Tuesday, June 05, 2012

Margin

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It's been a VERY BUSY spring. Perhaps that's the reason God has been working on me to ensure I have sufficient MARGIN in my life. Margin = space for Him to write on the pages of my book.

Busyness -- seeking to do as many good things as possible rather than focusing on the best things -- is the enemy of joy. It crowds out the oxygen in our lives that God's Word needs to take root. And it also robs us of opportunities to show God's compassion to those lying in the ditches alongside the highway of life, depriving both them and us of God's blessings in the process.

Two weekends ago I was asked to preach at our church. (You can listen to the 36-minute sermon, if you'd like, here -- MP3 audio, 9mb.) I asked our senior pastor, who was going in for eye surgery, what he'd like me to preach on. "Whatever the Lord wants," was his response.

Good idea, I thought, so I asked God what I should preach on. I received as an answer, a question in response: "What do you think YOU need to hear?" I hate it when that happens.

But I knew immediately the answer to the Lord's question ... I really need to work on my margin. Of course the story of Jesus at Martha's house, with Martha's sister Mary sitting at his feet and listening to Him while Mary worked in the kitchen, popped into mind. So I preached on Luke 10:38-42.

Since I was preaching on margin, my #2 goal was not to go overtime (as I have a tendency to do ... I'm not near as short as my name implies). I'm pleased to report I finished with 4 minutes to spare.

But that meant I had to leave some key material on the cutting room floor. So I thought I would share some of it here.

One of the things that really impressed me as I studied what Scripture has to say about margin, came from Pastor Mark Driscoll from Seattle's Mars Hill Church. He points out that if we want to understand how God designed things to be, we should go back to the beginning, before we messed everything up by our rebellion.

And he asks: Does this story in Luke 10 mean we're supposed to be all Mary and no Martha? Clearly not. (You can hear me breathing a sigh of relief here, since I'm like 90% Martha and 10% Mary.) God created Adam, Genesis 2:15 says, and put him in the Garden of Eden "to work it and to take care of it." We have a job to do. Work is good. God worked 6 days, and rested on the 7. Did God really need to rest? I doubt it. Perhaps He was trying to tell us something.

So Adam was supposed to focus on the task of taking care of the garden. (I'm sure later he would receive other tasks as well.) But was this his first and most important assignment? No.

Genesis 3:8 says that God Himself walked in the Garden in the cool of the day (in the morning), looking to connect with His creation. His first goal for us was relationship. Likewise, for Martha AND Mary, there was a time to work, to prepare for Christ's arrival. But, once He got there, their first priority should have been sitting at His feet and receiving from Him! Mary left Martha to work in the kitchen alone. Mary chose the better part, and "it would not be taken away from her" (such time worshipping Him, "being still and knowing that He is God," is one of those few things mentioned in the Bible which will endure from this life into the next).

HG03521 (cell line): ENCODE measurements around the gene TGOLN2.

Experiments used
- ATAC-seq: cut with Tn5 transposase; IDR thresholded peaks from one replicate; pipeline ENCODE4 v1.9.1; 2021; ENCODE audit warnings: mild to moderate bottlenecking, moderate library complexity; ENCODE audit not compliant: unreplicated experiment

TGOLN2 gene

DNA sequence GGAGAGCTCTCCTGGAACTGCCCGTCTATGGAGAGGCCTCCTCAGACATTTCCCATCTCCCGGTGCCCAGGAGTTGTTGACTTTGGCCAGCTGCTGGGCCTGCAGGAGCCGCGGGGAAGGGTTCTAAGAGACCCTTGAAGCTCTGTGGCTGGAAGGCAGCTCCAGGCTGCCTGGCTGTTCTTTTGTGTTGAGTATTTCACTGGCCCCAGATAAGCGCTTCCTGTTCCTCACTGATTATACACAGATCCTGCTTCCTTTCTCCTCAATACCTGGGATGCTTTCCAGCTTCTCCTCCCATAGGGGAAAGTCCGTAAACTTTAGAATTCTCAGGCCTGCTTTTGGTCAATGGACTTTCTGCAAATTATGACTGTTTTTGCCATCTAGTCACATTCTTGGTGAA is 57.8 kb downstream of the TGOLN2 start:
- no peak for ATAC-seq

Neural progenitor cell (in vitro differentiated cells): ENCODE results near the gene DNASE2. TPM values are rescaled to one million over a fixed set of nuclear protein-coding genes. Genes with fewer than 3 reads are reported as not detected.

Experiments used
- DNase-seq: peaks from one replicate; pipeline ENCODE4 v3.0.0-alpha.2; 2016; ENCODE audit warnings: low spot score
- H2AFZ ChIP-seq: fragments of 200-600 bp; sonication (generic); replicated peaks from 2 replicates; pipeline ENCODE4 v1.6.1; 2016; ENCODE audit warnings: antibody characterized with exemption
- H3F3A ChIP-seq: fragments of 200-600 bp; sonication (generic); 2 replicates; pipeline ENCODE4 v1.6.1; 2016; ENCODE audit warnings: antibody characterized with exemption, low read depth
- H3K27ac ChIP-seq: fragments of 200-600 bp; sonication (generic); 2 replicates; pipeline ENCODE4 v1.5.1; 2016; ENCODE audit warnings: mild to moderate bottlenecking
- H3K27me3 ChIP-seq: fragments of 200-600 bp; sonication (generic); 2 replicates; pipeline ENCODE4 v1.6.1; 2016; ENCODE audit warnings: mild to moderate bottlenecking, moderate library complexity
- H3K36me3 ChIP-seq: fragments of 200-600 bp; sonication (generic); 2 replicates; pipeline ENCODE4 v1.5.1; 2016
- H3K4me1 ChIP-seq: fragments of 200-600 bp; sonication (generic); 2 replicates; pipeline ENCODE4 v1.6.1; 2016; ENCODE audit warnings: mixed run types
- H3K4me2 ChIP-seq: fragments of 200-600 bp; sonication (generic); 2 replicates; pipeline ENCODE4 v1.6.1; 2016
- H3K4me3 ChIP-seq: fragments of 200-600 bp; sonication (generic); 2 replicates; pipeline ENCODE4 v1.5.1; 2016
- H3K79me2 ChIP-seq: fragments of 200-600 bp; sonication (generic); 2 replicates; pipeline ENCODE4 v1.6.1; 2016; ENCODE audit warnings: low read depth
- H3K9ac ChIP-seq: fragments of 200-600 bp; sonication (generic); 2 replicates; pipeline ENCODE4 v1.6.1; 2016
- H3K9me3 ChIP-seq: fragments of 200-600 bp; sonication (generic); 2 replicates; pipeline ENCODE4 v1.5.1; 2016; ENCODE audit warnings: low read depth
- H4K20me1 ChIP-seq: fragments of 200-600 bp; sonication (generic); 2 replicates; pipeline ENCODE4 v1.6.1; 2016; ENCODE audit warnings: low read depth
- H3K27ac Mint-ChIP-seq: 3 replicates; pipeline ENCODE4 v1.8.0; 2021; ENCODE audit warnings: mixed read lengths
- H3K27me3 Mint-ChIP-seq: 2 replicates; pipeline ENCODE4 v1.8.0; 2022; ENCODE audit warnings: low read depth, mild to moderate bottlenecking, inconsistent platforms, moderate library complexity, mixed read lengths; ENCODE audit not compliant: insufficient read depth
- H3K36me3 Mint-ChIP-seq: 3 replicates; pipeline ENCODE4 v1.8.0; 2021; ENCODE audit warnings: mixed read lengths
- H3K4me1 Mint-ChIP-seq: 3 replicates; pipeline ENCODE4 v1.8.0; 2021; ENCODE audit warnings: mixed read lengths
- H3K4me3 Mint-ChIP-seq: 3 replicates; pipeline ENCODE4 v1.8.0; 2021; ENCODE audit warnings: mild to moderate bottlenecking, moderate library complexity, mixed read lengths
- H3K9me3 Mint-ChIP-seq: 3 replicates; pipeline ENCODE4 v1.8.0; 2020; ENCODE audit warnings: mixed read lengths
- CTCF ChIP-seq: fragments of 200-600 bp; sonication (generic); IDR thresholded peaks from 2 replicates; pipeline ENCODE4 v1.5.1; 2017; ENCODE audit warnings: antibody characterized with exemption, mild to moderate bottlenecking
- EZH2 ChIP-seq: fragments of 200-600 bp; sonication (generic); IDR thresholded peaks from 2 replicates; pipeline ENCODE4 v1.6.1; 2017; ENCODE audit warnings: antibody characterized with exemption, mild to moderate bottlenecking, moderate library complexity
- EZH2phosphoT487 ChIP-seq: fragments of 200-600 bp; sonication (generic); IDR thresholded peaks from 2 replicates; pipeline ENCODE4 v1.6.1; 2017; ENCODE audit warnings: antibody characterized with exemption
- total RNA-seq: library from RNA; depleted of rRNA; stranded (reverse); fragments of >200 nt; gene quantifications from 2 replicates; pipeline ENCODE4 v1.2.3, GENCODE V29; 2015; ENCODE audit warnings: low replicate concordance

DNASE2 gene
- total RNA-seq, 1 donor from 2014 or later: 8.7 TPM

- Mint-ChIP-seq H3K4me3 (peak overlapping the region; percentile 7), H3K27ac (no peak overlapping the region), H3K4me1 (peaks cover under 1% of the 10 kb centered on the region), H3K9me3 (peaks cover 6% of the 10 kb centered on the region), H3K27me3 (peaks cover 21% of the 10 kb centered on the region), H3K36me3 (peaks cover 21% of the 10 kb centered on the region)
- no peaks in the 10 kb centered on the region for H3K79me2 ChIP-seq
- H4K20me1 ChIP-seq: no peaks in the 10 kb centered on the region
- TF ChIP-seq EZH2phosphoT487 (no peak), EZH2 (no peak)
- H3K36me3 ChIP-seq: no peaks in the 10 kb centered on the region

After Adam had his God-time, then there would be plenty of time left over for him to talk to the plants. Or whatever it was he was supposed to do to manage a self-watering, weed-free garden environment.

Adam was to be Mary first ... and then Martha. This is the pattern with God. He always asks for our firstfruits (time, money, talent, whatever) ... the best off the top. What's left over then gets distributed among other responsibilities as He leads.

Driscoll also notes that God created the week like this: Sunday is the first day on the calendar ... followed by Monday. Sunday we Christians dedicate to sitting at God's feet. Monday morning, we go to work. Many people act as if Sunday is part of the week-end ... but it is the week-beginning. Receive first, then work.

So, I would be much better off if I were 90% Mary, and 10% Martha; than 90% Martha, and 10% Mary. But, for now, I think I'll just make 51% Mary / 49% Martha my goal! Please pray for me!!!

How about you? What portion of you is Martha, and what portion is Mary? And what changes, if any, do you intend to make to become more the person God desires you to be?

1 comment:

Jackie said...

Ah yes, Mary and Martha. While I was fresh out of college working two jobs and nannying on the side, these two were brought to my attention constantly by well meaning loved ones.

"You're too busy, quit being such a Martha."

Not exactly the best thing to say to a gal who is working her tail off to pay the rent. When the threat of eviction looms over one's head, being a "Mary" tends to fall by the wayside.

It wasn't until I started to make the consious effort to stop, focus on my breathing, and listen to what God had to say to me that I truly understood what Christ was telling us when he said that Mary chose better. Thanks for the great post!